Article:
Wednesday, February 16, 2011

The Cog in My Wheel

As seen on 30 March, 2010.

Tuesday, February 15, 2011

Car Racing at Rush Hour

On my way home from work,

the last two miles of road,
starting at Chicago and 31st Street -
you’d know the light if you biked here -
I began tailing her.

I took the center of the lane
on my Specialized Allez,
behind a black woman
driving a Ford Escort.

Thirteen blocks, I stuck to her bumper,
running-bra soaked,
mouth parched,
my nose – invaded by fumes.

At the red light, 1st Av. and 31st,
about to turn,
she opened the door and yelled,
“You go, Girl!”
with a grin.

A woman –
not threatening me or hollering
“Get on the sidewalk!”,
“Move your ass over!”.
Thrilled to be tailed for 13 blocks
by a shirtless and sweaty chick on a bike.

This is how I move, how I breathe.


Sunday, February 6, 2011

Baggage as Art: Sweltering

for the man at the park.

Thirteen years later, I don’t just leave,
but I tie my bike around his thoughts of the afternoon – sticky –
and I swelter him to a fence of sun, to grieve

my innocence as he asked, if, by my leave,
he might touch my
thirteen years later, I don’t just leave.

He pulled from his pants, white as under a farmer’s sleeve,
flesh, writhing – jello on a spoon, jiggly.
I swelter him to a softball fence, to grieve.

The adrenaline pumped around my body late into the eve
as I nightmared summersticky potbellies under the moon, hazy.
Thirteen years later, I don’t just leave.

My teammates, only by my silence I deceive.
Under the three o’clock sun, my shorts were short, by necessity.
Still, I swelter him to a softball fence of sun, to grieve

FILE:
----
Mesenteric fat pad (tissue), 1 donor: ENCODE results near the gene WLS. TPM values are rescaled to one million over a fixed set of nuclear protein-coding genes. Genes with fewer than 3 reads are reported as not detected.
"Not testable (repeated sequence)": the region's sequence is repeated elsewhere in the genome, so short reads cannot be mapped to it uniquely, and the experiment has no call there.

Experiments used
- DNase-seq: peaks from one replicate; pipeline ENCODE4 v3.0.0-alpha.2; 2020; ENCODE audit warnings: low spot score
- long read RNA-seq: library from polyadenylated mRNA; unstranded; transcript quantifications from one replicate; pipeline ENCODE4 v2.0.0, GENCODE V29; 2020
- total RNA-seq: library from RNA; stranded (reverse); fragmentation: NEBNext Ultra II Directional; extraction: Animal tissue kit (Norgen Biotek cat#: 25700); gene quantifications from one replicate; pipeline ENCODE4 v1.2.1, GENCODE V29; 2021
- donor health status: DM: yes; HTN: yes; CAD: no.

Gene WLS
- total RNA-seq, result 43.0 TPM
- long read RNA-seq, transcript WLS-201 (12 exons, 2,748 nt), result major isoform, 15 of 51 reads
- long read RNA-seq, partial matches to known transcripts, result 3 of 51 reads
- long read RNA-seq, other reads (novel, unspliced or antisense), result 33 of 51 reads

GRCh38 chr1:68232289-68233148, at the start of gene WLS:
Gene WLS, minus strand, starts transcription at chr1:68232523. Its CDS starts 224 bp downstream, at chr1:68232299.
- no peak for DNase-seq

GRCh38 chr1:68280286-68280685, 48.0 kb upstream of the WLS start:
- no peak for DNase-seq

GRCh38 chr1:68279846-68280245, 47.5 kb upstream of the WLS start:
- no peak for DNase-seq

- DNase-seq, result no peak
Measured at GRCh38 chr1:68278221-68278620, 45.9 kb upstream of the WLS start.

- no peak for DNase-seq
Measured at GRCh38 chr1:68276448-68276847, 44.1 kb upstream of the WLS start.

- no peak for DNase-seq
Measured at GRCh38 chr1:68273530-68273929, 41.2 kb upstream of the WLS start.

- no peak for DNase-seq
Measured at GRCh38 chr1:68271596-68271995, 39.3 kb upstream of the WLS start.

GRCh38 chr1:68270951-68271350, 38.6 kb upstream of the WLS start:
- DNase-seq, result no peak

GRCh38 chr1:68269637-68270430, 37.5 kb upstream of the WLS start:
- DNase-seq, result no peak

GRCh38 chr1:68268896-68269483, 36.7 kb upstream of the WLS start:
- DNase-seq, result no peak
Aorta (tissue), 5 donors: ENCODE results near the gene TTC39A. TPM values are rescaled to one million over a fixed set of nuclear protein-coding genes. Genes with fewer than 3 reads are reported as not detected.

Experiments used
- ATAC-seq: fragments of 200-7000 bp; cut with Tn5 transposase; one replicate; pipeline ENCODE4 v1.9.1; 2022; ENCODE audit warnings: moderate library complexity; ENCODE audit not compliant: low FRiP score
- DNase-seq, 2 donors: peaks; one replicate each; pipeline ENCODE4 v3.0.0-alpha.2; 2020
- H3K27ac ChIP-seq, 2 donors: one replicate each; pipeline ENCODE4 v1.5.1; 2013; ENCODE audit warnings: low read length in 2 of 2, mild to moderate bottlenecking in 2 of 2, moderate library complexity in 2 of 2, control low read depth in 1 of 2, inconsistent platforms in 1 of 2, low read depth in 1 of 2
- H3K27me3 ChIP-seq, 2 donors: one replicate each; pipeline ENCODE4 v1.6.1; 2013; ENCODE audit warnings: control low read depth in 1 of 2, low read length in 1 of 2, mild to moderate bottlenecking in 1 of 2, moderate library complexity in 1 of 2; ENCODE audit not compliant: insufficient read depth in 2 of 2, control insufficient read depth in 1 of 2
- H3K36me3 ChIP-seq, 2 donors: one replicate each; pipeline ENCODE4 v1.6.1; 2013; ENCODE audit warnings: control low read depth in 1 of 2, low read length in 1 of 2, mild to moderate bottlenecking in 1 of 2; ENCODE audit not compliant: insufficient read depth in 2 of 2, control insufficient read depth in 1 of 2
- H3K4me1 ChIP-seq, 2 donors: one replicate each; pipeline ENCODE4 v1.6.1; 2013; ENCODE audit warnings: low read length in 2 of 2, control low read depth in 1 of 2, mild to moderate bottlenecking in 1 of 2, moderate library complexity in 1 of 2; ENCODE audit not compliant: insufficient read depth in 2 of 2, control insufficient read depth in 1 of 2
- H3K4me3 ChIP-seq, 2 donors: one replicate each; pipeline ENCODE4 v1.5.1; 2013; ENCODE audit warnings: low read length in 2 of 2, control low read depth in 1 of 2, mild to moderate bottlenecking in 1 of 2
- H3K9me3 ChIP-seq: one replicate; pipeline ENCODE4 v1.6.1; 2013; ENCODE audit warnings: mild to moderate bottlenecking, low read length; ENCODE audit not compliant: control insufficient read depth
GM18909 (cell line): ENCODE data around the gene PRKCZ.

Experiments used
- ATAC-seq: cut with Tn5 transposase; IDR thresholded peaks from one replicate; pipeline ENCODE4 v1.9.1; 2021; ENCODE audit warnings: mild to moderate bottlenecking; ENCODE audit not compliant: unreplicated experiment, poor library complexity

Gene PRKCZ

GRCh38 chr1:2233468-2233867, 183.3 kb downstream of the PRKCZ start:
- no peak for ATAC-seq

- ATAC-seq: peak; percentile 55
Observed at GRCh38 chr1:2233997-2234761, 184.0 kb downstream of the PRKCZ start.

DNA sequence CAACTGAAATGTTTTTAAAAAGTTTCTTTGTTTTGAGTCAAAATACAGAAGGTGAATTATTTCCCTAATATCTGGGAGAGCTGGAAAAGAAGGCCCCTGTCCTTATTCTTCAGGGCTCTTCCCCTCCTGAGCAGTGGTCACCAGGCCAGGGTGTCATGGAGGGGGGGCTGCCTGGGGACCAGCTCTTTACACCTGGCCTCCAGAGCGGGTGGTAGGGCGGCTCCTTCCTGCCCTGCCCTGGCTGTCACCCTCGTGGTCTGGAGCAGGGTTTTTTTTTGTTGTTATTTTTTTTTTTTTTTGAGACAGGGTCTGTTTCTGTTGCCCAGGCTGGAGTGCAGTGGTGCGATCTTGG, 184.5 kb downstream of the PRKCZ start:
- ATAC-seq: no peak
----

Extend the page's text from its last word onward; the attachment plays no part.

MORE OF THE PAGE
my innocence injured, my pedals pushing to be freed,
my eyes from his flesh, my ears from his false lullaby.
Thirteen years later, I don’t just leave,
but I swelter him fast to a chainlink fence of sun, to grieve.

Thursday, February 3, 2011

Keeping my baggage in check.

I've become an editor, accidentally, and expect, now, a phone call, or email, or facebook message saying "Hi, Esther.... Do you have time?" to read through a new essay every week for a dear friend. My friend's essays and stories are always interesting, always a perspective I haven't known before.

I feel greatly honored that he pays attention to what I recommend, even though most of my recommendations are grammatical. I like being one of the first to read what's going up on his blog this week, and never know what it will be, beforehand. I have trouble with technology - I don't see what I'm supposed to click on - quite frankly, it's amazing that you're reading this; I was lost, unable to see where I was, trying to send Google an SOS when the page opened "post"!

I'm frequently lost, unable to see where I am. Technology, astigmatism, and now a little farsightedness all affect this techno-blindness of mine, to say nothing of the rest of my mind's mysterious workings. I muddle through our ever-more technological world in a bit of a fog - some days it takes a great wind-storm and brilliant sunlight to lift that fog. Some days, it just takes a little help from my friends. It's an elemental part of the title of this blog; I've got a history: delightful, mixed with mediocre to icky. It's important to me to recover my baggage when it gets out of hand, find the best way to pack it back inside so the panties don't come flying out at the least little tweaking. Sometimes, all it takes is a friend asking if I'd be able to read his most recent creation, talking about life in all its seriousness, silliness, or,frequently, a mix.